Utah State Appellate Court Ruling on the Constructive Possession of Laptop Data
Today, in State v. Jordan, No. 20160439-CA, 2018 Utah App. LEXIS 182 (Utah Ct. App. Aug. 31, 2018), Judge Ryan M. Harris of the Court of Appeals of Utah (the intermediate appellate court in that state) affirmed the appellant's conviction for child abuse, possession of child pornography, and witness tampering.
The opinion addresses a motion under Rule 23B of the Utah Rules of Appellate Procedure to remand the case to the trial court so it can make evidentiary findings with respect to the appellant's lawyer providing ineffective assistance of counsel. Jordan argued that his lawyer failed to show that one of the victims ("Mark") had access to Jordan's laptop computer. The Court noted that when one person has sole access to a computer, they have constructive possession of the images on that computer. When more than one person has access, the burden to establish an inference of constructive possession is greater. Evidence must be presented that an individual exercised dominion and control over the electronic evidence. The appellant submitted an affidavit sworn to by his brother that Mark had gained access to the appellant's laptop by logging in with the required password. Judge Harris ruled that, "This evidence, if true, would tend to support the conclusion that both Mark and Jordan had access to the laptop, which would require the State to meet a more stringent burden in order to prove that Jordan constructively possessed the images." Id. at *21.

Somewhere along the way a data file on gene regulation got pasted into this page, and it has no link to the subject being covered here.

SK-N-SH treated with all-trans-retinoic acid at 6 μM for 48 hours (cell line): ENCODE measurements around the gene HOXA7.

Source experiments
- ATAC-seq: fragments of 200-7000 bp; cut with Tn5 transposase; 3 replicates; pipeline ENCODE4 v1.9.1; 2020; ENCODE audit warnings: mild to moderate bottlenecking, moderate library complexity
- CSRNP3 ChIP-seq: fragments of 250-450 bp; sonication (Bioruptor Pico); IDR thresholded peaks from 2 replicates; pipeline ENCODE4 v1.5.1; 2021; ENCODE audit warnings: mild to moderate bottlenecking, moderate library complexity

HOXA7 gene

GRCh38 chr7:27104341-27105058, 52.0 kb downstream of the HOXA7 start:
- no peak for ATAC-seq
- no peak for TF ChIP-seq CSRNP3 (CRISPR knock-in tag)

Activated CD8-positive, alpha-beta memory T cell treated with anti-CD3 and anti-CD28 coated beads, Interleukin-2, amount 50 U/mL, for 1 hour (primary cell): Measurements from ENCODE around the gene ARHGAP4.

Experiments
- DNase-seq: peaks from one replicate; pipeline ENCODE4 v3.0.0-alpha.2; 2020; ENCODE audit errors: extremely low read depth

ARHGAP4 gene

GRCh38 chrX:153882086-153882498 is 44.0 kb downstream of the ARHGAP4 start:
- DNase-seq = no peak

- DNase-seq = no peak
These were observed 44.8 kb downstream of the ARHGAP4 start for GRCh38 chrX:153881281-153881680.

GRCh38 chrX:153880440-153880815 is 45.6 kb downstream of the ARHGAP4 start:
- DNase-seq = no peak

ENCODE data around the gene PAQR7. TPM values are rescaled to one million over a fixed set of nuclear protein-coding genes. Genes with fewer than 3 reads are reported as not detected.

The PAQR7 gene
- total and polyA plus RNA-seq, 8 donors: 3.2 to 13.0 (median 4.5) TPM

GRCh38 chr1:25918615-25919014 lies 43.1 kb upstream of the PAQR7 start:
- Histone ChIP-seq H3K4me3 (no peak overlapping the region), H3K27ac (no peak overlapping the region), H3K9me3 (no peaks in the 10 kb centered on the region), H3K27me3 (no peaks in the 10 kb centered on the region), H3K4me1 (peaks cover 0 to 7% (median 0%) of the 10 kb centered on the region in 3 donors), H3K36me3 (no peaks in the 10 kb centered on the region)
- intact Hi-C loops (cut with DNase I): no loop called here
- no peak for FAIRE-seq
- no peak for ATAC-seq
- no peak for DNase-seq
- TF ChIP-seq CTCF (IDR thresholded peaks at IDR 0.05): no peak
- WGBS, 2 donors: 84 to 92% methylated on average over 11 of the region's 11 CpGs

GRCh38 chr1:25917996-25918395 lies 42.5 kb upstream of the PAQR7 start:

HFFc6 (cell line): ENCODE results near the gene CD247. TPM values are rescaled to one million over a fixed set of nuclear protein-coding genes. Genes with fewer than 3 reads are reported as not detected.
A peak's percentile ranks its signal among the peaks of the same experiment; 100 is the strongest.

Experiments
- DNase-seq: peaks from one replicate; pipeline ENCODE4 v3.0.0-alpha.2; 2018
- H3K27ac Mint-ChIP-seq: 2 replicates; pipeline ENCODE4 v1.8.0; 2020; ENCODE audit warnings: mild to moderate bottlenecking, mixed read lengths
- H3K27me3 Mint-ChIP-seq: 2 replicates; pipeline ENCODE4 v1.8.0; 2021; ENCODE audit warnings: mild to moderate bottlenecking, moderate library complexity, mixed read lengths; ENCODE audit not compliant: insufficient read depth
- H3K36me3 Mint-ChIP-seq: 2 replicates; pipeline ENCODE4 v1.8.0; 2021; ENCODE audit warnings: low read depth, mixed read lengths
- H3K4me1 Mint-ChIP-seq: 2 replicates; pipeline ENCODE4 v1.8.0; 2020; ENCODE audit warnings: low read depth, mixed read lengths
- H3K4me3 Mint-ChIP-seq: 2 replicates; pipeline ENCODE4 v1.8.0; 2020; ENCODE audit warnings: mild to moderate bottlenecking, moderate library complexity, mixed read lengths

Taking into consideration that contraband images found on the laptop did not provide any details about when they were taken, Judge Harris concluded that the Rule 23B motion should be granted because there was no reason for the counsel to have failed to require the State to have met the more stringent burden for constructive possession when more than one person had access to a laptop.